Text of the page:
Can you think of any other items that qualify as a municipal affair worthy of government intervention? How about public funding for sports teams? public funding for after-school programs? hiking the value of land via discretionary zoning changes to enhance developer profits? reinvesting in the Housing Trust Fund to build low-income housing? city-sponsored WiFi? underwriting costs for the 3rd expansion of our Convention Center? mandates to reduce energy and water consumption? legislating the size of worker wages?

Making and enforcing laws in respect to municipal affairs seems benign but surprise! you’ve just entered the twilight zone of city politics, where competing political philosophies and interests go mano a mano in bloody battle for dominance, favor, and financial support.

Which leads us to the jackpot question: why can’t city government be run like a business?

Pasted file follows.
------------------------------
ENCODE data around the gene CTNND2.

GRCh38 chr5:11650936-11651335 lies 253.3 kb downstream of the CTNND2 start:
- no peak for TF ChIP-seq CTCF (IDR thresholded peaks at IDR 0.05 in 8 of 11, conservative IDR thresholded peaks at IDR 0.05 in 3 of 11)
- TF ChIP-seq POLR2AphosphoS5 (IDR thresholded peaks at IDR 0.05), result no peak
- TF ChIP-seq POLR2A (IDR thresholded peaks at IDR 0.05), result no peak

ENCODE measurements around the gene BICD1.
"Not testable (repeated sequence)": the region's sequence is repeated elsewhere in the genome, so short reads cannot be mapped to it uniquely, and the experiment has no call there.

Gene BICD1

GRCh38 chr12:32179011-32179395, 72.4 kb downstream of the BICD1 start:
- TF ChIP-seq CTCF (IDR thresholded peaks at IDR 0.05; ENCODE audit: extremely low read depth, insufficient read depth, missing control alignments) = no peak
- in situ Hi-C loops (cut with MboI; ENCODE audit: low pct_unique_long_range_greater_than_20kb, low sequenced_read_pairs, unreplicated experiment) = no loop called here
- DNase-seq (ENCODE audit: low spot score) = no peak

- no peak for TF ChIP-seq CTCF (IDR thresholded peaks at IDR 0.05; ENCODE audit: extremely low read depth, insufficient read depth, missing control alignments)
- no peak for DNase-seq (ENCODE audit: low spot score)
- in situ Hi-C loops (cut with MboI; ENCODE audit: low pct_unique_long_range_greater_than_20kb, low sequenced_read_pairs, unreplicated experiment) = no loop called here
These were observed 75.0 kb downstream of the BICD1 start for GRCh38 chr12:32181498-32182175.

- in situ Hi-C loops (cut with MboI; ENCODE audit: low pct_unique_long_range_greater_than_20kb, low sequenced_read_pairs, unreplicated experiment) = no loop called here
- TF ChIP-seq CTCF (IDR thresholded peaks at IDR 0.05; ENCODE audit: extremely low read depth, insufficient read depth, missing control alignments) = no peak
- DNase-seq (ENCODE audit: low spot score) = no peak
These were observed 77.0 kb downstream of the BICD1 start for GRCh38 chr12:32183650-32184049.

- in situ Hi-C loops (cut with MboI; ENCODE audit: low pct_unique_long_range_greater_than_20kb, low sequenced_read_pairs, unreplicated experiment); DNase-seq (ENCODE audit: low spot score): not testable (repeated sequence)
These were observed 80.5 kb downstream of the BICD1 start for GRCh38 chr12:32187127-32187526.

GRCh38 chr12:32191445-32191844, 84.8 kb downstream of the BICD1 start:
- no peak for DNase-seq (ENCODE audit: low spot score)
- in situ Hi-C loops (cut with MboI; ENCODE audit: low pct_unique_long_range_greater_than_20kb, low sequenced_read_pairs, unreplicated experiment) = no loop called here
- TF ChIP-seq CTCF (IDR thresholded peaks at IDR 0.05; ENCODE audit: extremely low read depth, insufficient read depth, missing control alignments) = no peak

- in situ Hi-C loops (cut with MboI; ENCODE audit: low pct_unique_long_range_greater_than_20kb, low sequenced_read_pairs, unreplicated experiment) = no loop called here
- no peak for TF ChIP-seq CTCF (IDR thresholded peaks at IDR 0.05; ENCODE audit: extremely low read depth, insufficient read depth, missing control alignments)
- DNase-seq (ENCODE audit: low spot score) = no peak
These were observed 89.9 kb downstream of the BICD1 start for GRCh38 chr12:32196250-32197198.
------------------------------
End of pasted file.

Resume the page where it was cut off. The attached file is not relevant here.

Asking it another way, can the goals and values inherent in governmental responsibilities to the public (municipal affairs) line up with the goals and values associated with commercial business (making a profit)? Can the practices of the public sector and private sector co-mingle in City Hall without producing corrupt mutant offspring?

Here’s one way to think about it: in the existential quest for survival, we humans rely on a couple of different systems to satisfy our needs. Both systems are valid and necessary. One involves trade/commerce/ business. The other involves government. (For a detailed presentation of this concept pick up a copy of Systems of Survival: A Dialogue on the Moral Foundations of Commerce and Politics by Jane Jacobs.)

These two systems are complimentary but fundamentally antagonistic since each operates under a discrete set of goals, objectives, values, and attitudes.

synergy indexThe ideals of business incorporate values like the freedom to seek one’s own self interest, competition with other interests, efficiency, innovation, and measurable output. The bottom line is profit. While business is often a force for good, the greater good is not the foremost goal of business.